Door locks serve two basic purposes: allowing the right people to enter a room, and keeping the wrong people out of a room. In multifamily properties, such as in apartments, condos and retirement communities, door locks are critical for ensuring the safety of residents because of the volume of people coming and going. To say that most people don’t think about door lock technology as often as they use their door lock is almost certainly an understatement, so how do you know what makes a good door lock? We did the technical research to find out what makes one lock different from the next, and what to look for when door lock shopping. Here are five tips to help you find the best door locks for your multifamily property.
1. Inspect the door
The first step in finding the right door lock is to take a look at the door itself. Specifically, inspect the part of the door where the lock will go. If there is a hollowed out square compartment in the edge of the door, then the door requires a mortise lock. A mortise lock is a square lock designed specifically to slide into the pocket in the edge of a door. If the door has a hole bored through it, however, then a cylindrical or tubular lock must be used. If your door requires a cylindrical lock or tubular lock as opposed to a mortise lock, then you must also find the backset of the door hole. The backset is the measurement between the edge of the door and the center of the drilled door hole. Backsets sizes come in 2 ⅜” or 2 ¾” as a standard, so be sure to check the lock measurements to make sure it fits the backset before you buy it.
2. Give it a grade
When it comes to security, not all door locks are created equal. The American National Standard Institute, or ANSI, has set specifications to grade how well an entry door lock will stand up under pressure. Door locks are put to the test and are pushed, pulled, smashed and hammered with varying degrees of force to determine their security rating. Locks are given an ANSI rating of Grade 1 through Grade 3, with Grade 1 being able to withstand the most force. Entry door locks will typically have their ANSI grade listed in their specifications or on their packaging. An ANSI Grade 3 door lock is a safe choice for standard residential use, but if the multifamily property is located in a neighborhood with a higher crime rate you might consider opting for Grade 2 or Grade 3 door locks.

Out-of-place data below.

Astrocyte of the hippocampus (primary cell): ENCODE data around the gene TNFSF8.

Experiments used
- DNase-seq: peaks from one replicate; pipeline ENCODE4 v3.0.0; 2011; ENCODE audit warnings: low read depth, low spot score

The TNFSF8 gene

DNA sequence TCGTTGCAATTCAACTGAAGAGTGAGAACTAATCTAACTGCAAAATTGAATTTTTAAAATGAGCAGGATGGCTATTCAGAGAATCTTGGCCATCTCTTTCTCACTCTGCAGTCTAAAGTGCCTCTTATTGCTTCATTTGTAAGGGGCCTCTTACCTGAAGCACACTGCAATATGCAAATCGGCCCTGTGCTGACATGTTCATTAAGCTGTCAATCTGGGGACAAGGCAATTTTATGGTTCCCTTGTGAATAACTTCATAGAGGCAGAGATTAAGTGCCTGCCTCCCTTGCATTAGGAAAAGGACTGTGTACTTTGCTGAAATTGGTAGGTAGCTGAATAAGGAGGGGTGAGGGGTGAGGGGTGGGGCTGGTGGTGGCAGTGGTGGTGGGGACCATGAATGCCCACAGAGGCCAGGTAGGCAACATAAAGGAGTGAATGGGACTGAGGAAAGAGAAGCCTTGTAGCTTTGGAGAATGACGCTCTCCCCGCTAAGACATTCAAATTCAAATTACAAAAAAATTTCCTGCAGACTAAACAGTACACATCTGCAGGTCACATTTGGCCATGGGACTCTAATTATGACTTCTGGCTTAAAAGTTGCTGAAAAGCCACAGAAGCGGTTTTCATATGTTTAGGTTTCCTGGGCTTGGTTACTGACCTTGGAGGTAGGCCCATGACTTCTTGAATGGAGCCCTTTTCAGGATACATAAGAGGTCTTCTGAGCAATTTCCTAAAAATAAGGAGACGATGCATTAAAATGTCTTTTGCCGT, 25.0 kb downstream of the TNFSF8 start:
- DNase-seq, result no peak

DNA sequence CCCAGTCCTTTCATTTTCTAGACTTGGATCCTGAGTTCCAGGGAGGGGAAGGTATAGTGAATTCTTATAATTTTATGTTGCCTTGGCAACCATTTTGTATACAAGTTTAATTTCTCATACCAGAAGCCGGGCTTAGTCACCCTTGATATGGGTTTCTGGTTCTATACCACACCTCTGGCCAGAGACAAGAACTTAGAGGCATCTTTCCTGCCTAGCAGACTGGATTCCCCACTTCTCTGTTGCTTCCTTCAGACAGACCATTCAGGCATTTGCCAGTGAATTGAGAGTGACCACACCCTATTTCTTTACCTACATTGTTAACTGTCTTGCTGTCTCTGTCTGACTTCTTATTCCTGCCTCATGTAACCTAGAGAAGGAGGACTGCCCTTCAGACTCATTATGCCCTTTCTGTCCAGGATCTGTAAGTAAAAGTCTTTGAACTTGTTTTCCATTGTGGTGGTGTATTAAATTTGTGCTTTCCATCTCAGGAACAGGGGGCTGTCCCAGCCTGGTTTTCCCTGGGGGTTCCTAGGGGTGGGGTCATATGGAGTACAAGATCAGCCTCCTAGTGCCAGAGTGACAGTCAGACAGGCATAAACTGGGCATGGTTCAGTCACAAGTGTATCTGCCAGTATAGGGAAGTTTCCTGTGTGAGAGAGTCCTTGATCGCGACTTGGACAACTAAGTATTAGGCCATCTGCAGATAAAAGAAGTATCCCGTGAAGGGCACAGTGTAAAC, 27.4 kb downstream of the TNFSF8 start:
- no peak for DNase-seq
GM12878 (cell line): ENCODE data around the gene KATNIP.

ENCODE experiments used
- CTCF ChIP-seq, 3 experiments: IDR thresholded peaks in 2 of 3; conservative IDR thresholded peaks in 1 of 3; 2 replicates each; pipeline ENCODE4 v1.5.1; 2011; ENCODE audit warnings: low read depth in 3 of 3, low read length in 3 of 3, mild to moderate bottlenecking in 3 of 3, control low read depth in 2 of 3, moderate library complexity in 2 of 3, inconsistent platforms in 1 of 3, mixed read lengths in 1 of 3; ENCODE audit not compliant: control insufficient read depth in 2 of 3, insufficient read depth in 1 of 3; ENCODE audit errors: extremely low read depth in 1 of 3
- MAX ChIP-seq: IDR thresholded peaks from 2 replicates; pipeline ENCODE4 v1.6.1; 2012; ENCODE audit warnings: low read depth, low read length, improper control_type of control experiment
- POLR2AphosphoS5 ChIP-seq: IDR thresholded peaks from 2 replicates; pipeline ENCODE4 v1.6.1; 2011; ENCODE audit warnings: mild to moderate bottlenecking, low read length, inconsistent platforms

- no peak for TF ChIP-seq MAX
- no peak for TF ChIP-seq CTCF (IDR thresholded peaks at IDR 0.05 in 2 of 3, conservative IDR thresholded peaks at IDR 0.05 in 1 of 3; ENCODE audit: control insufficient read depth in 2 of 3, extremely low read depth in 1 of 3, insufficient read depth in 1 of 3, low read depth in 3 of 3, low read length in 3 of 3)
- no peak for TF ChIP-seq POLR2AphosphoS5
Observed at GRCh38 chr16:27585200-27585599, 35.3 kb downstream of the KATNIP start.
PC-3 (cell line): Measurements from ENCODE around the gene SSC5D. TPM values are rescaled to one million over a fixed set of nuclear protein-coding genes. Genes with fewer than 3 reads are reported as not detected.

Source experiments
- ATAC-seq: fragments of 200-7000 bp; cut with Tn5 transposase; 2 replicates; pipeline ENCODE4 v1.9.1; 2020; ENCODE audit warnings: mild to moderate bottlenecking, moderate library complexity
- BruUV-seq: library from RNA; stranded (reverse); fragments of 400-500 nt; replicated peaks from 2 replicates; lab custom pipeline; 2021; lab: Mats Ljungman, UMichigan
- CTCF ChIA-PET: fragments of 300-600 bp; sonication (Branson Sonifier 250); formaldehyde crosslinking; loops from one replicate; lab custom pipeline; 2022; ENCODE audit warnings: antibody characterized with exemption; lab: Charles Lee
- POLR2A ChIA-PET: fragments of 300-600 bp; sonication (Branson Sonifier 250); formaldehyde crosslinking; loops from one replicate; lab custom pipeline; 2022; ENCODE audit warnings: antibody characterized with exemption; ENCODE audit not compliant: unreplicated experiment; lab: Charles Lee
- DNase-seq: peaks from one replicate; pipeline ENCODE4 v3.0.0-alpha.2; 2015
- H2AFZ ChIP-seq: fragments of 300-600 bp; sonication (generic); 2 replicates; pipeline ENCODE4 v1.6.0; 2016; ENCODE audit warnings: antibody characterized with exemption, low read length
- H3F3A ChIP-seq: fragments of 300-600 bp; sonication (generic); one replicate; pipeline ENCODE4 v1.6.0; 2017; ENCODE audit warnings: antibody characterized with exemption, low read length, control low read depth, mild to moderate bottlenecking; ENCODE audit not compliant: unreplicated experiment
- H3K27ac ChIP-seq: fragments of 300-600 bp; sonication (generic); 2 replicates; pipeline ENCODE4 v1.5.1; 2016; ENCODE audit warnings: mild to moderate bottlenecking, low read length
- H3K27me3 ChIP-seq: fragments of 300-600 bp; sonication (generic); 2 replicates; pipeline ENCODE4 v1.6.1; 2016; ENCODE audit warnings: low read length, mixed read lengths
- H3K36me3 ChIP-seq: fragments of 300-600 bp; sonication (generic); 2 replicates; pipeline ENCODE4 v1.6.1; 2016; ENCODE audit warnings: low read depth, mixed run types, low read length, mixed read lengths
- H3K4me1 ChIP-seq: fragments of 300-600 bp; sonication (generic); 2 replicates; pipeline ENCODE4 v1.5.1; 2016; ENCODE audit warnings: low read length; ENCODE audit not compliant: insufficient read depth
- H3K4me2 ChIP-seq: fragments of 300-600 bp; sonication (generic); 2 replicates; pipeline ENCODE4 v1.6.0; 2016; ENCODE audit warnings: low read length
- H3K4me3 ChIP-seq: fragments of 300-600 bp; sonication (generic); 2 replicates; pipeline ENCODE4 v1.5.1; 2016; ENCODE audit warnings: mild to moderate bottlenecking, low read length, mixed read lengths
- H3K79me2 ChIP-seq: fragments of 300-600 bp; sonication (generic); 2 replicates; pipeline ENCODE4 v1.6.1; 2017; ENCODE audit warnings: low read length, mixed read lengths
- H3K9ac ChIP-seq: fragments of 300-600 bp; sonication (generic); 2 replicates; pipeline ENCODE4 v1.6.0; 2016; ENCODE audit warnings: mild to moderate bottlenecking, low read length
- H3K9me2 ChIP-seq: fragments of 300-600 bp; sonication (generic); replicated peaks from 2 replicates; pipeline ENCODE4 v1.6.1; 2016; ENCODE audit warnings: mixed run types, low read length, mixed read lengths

3. Bump-proof it
Lock bumping is a lock picking method that is sometimes used by burglars in an attempt to break into a building or a room. The term gets its name from a special key, known as a bump key, that is designed to literally bump open the pins inside of a door lock. While lock bumping has legitimate applications, such as when used by professional locksmiths, this lock picking method is appealing to some burglars because it leaves virtually no trace of forced entry. Additionally, bump keys can be bought and sold freely by the general public. Because of their criminal appeal and ease of access, it’s important to choose a lock that can withstand a bump key attack. Look for labels when lock shopping that indicate whether or not a door lock is resistant to lock bumping.
4. Add some accessories
Safety in numbers is true for people and also true for door locks. Consider incorporating a number of latches and door accessories to maximize the safety of a door. The more door locks there are, the longer it will take for a burglar to break in and the more time they will have to get caught. Some burglars will attempt to break in by shimmying a piece of thin plastic, like a credit card, in a door jamb to make certain door locks with a beveled edge release. Deadbolts add an extra level of security when used in combination with other door handle locks because they are resistant to this type of break-in method. You can also install swing bars and door viewers that will offer your tenants an extra level of protection from intrusion.
Bonus tip: Increase the safety of your building by installing door closers to all facility entryways to prevent building occupants from accidentally leaving doors open.
5. Go keyless
Instead of trying to determine which key to use with which lock, consider taking the key out of the lock completely. Keypad door locks boast a number of advantages over their keyed counterparts. Tenants who frequently lose their keys might find it more convenient to simply enter a code instead of keeping track of a physical set of keys. A keypad would also eliminate the necessity to hunt down a set of keys after a tenant moves out. As an added bonus, keyless door lock technology has stepped into the digital age with some models featuring the ability to sync to mobile devices. Tenants can unlock their door with the tap of a button on their smartphone, and can even keep a log of when the door is opened and closed as an added security measure.
Bonus tip: Another option to make changing the locks after a tenant moves out an easier process is to buy door locks that have built-in rekeying technology. By allowing you to rekey a lock without removing the deadbolt from the door, you’ll save time and money by investing in a smarter master key solution. Browse locks with rekeying technology >>
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